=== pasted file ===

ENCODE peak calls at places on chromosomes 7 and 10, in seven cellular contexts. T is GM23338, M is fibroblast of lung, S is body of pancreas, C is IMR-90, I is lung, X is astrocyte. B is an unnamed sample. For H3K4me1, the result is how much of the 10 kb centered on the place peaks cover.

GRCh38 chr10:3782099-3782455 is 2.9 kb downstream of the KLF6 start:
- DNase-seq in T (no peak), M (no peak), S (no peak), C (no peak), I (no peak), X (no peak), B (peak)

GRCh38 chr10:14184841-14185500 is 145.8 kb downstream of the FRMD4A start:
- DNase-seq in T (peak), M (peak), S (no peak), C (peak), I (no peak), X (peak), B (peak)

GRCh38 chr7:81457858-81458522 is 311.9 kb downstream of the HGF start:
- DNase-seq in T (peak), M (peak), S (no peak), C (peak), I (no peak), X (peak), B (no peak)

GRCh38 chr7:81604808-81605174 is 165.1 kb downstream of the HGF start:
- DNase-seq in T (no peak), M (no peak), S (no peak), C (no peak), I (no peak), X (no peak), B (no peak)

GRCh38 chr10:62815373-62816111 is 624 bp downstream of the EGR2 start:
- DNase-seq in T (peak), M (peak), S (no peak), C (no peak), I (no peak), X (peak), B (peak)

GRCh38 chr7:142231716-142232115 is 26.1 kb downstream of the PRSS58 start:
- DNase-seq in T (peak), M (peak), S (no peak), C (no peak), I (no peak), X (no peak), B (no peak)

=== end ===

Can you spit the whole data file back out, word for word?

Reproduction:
ENCODE peak calls at places on chromosomes 7 and 10, in seven cellular contexts. T is GM23338, M is fibroblast of lung, S is body of pancreas, C is IMR-90, I is lung, X is astrocyte. B is an unnamed sample. For H3K4me1, the result is how much of the 10 kb centered on the place peaks cover.

GRCh38 chr10:3782099-3782455 is 2.9 kb downstream of the KLF6 start:
- DNase-seq in T (no peak), M (no peak), S (no peak), C (no peak), I (no peak), X (no peak), B (peak)

GRCh38 chr10:14184841-14185500 is 145.8 kb downstream of the FRMD4A start:
- DNase-seq in T (peak), M (peak), S (no peak), C (peak), I (no peak), X (peak), B (peak)

GRCh38 chr7:81457858-81458522 is 311.9 kb downstream of the HGF start:
- DNase-seq in T (peak), M (peak), S (no peak), C (peak), I (no peak), X (peak), B (no peak)

GRCh38 chr7:81604808-81605174 is 165.1 kb downstream of the HGF start:
- DNase-seq in T (no peak), M (no peak), S (no peak), C (no peak), I (no peak), X (no peak), B (no peak)

GRCh38 chr10:62815373-62816111 is 624 bp downstream of the EGR2 start:
- DNase-seq in T (peak), M (peak), S (no peak), C (no peak), I (no peak), X (peak), B (peak)

GRCh38 chr7:142231716-142232115 is 26.1 kb downstream of the PRSS58 start:
- DNase-seq in T (peak), M (peak), S (no peak), C (no peak), I (no peak), X (no peak), B (no peak)